Is Sustainable Attainable?

Vijay Bhopal and Sandy Robinson  Scene (HEED’s Project Partners) 

“The aim of this project is to design, implement and monitor pilots of low-carbon based energy solutions with sustainable business models to increase energy security, reduce environmental impact, and improve economic and health indicators for refugee households in Rwanda and Nepal.” 

Vijay and Sandy (Scene) delivering interface workshops in Rwanda. November 2019

At the outset of the HEED project, we intended to explore if we could design and implement techno-economic models that enabled ongoing, i.e. sustainable, clean energy provision in refugee camps and other displacement settings, for example for those who are internally displaced.

The project consortium has been on a journey of discovery over the past 30 months with the aim of thinking differently about sustainable energy solutions in displacement settings.

Working Towards A Sustainable Business Model

Firstly, what is a sustainable business model? To us, that’s simply a model, which is viable for the vendor, affordable for the customer and enables aftersales support and maintenance of the product. Off-grid solar has shown that in many contexts, it is sustainable to sell solar power systems and appliances on a pay-as-you-go basis, using remote monitoring and mobile money to reduce operational and transaction costs. Delivering energy solutions, whether that be a solar-powered micro-grid, home-systems or solar streetlights, with a sustainable business model based on a social-technical framework, is therefore doable.

But the ability to do business – whether sustainable or not – relies on a customer’s ability to pay, willingness to pay and product availability. We’re often surprised at the prices that are being charged in the African off-grid energy market, many hundreds of US$ for a standard solar home system (South Asian prices tend to be much lower, for example) -. Therefore, common sense asks, in this context, what is the range of abilities to pay for goods and services? This can have profound repercussions on how and who can and should be seeking to deliver energy services. The following rules of thumb set by the International Institute for Environment and Development (IIED) is several years old, and whilst very simple, is still relevant in terms of a financial approach to developing affordable, sustainable energy systems.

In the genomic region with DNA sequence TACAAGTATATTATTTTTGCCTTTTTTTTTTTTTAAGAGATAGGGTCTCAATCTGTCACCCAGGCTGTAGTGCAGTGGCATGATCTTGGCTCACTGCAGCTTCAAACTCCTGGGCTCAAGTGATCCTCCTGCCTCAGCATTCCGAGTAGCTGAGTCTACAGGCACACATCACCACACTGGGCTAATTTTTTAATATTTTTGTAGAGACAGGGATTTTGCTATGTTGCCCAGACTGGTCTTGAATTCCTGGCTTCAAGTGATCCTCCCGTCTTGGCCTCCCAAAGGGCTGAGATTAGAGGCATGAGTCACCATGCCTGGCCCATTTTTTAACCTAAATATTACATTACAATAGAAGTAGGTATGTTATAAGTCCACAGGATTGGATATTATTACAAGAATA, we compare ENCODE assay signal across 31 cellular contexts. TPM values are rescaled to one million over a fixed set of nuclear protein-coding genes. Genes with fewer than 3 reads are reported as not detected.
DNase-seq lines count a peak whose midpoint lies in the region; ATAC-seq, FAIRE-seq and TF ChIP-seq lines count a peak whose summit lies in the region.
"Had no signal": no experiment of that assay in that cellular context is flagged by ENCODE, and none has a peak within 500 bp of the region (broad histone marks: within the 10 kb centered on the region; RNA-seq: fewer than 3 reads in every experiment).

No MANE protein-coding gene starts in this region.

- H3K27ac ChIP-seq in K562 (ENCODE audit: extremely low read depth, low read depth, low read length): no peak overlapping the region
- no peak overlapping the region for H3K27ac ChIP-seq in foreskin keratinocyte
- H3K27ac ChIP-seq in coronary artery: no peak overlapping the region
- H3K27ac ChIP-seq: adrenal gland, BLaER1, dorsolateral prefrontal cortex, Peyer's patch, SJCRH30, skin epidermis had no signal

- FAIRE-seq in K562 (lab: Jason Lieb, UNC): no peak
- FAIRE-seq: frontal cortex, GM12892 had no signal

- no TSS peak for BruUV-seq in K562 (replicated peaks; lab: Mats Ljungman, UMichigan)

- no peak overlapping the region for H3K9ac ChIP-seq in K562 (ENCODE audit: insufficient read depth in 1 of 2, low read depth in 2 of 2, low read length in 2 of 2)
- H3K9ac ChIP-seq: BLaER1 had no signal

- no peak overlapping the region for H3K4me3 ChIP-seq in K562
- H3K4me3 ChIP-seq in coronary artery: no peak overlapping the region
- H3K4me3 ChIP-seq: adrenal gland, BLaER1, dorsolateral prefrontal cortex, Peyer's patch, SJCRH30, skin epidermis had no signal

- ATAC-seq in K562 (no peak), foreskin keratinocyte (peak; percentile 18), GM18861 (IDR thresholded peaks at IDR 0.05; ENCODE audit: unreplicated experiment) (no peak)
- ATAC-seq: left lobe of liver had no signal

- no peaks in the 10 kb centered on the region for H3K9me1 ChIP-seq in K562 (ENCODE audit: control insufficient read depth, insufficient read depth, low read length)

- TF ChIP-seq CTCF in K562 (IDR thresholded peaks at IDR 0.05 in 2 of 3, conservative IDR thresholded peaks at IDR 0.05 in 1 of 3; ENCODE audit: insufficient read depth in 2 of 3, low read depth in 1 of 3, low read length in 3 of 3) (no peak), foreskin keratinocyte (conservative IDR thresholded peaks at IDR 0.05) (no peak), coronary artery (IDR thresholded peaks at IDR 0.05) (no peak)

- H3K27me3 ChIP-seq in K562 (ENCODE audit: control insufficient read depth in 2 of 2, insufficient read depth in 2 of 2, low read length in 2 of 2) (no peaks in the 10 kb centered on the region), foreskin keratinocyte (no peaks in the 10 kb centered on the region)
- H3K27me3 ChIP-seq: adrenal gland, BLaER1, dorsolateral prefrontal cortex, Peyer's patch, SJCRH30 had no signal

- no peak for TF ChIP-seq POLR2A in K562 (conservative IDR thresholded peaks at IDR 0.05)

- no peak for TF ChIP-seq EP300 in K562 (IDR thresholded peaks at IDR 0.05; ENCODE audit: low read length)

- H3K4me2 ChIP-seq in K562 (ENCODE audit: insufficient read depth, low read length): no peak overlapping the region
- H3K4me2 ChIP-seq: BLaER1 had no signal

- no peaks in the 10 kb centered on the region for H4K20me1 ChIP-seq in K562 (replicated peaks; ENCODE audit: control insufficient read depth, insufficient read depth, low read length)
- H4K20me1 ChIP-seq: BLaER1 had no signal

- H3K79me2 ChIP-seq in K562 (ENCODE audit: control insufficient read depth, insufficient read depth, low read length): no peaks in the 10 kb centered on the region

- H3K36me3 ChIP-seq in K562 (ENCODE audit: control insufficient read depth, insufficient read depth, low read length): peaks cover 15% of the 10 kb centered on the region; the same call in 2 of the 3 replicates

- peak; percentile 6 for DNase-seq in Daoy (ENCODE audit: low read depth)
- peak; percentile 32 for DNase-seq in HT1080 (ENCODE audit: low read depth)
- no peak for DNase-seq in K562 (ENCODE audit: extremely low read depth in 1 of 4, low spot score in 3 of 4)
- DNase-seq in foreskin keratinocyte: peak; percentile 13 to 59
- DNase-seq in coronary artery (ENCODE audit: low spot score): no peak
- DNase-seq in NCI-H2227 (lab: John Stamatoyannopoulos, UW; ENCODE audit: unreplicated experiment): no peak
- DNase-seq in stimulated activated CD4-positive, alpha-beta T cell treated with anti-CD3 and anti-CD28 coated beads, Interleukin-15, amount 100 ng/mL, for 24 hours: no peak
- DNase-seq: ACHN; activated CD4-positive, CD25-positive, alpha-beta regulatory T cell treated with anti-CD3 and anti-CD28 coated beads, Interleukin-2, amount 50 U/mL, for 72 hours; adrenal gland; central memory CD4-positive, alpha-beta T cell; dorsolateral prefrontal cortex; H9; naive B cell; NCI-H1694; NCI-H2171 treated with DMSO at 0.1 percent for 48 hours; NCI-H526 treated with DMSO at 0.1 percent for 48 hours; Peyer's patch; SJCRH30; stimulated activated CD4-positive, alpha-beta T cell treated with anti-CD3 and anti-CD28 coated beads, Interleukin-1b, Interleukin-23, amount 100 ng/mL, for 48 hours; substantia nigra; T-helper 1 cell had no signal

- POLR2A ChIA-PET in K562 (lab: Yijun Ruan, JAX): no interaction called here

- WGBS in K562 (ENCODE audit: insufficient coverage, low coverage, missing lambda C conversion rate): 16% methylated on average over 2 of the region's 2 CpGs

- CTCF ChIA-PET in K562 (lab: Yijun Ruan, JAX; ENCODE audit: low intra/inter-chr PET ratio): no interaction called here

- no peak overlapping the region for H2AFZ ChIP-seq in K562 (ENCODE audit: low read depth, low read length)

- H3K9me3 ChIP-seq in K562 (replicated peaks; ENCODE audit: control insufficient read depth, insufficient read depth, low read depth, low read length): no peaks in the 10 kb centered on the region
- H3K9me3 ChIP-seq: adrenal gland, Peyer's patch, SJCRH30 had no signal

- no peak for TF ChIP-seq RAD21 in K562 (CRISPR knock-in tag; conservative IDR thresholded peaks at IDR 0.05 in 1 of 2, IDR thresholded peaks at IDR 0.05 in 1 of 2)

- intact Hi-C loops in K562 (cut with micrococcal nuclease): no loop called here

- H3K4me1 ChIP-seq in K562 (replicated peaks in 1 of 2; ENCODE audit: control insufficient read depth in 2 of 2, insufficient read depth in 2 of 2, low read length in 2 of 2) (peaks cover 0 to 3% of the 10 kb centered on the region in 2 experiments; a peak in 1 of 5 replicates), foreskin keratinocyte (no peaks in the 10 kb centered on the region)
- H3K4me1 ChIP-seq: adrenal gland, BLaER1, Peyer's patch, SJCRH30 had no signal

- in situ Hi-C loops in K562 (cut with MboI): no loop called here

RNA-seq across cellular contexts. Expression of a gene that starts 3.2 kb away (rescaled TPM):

Table 1- Public and roles in financing off-grid energy. (IIED, 2014, Public and private sector roles in financing pro-poor energy access)

Segment Public/Private Roles in Financing
Low Income

US $3-5/day

Strategy: Commercial or cost-recovery approach

End Users: Likely to have phones and TVs. Likely to desire or have some grid connectivity

Energy Enterprises: Dependence on grants over market sales of lanterns and SHSs etc.

Subsistence

US $1-3/day

Strategy: Cost-recovery approach

End Users: Owners of basic consumer goods. Largely lacking access to credit, aside from government-backed schemes.

Energy Enterprises: User group targeted by social enterprises that seek to deliver a social good and break even.

Extreme Poverty

US <$1/day

‘Bottom Billion’

Strategy: Non-profit approach

End Users: Precarious financial existence and large informal economy. Users are unlikely to benefit from private sector energy access initiatives.

The HEED Experience

In Kigeme refugee camp in Rwanda, the focus of much of HEED’s work, the project has set up a micro-grid that provides power to three community spaces in the camp. The long-term aim was to co-design energy interventions to meet the needs of the user as much as possible, and gradually implement a financial model which will eventually be taken over by the camp committees, along with the micro-grid itself. In another Rwandan refugee camp, Nyabiheke, a stand-alone solar and storage system powers a large semi-enclosed community hall.

During the bedding-in period of the projects, as we got to know more and more about the site context, the size of the task of designing a viable business model around the grid began to dawn on us. The major issues being:

  • Ability to Pay: looking at Table 1, we were certainly predominantly working with people in the lower two-thirds. Creating any kind of sustainable business model requires the energy provision to give economic value to people.
  • Communal Space: we were dealing with energy provision for communal spaces. Places around which there are pre-existing institutional arrangements, rules and norms.
  • Energy Demand: was very low and rising from a standing start.

Approaching Sustainable Design

As with the installation of a new source of energy, such as the micro-grid, that initial energy demand is low. System oversizing is one part of ensuring future demand is met, whilst maximising impacts. Optimisation of energy use is expected alongside an increasing sense of ownership and improved system management.